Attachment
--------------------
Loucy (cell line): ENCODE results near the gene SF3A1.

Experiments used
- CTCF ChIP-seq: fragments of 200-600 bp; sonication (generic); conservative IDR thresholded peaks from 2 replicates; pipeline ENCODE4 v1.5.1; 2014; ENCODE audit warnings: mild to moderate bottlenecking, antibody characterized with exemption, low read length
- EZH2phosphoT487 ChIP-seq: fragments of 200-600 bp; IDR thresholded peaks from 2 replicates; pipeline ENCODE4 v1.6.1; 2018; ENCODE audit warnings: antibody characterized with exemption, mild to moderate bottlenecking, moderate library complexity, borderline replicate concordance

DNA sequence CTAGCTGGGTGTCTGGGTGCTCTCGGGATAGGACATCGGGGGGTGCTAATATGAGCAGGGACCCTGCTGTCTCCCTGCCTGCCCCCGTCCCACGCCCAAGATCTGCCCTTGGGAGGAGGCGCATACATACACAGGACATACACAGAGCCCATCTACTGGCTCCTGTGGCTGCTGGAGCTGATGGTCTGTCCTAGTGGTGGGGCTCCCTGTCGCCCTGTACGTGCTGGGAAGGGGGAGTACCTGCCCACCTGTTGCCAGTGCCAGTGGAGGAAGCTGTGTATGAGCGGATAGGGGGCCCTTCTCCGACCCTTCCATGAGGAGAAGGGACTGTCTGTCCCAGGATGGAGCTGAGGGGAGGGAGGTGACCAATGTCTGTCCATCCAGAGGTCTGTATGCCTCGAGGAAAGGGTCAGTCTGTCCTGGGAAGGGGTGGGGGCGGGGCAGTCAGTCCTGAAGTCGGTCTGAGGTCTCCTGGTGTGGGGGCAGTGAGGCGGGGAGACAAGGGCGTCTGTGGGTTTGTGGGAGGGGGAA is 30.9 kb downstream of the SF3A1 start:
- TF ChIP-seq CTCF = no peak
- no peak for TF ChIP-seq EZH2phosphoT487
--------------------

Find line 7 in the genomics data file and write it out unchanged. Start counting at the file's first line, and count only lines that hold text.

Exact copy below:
- no peak for TF ChIP-seq EZH2phosphoT487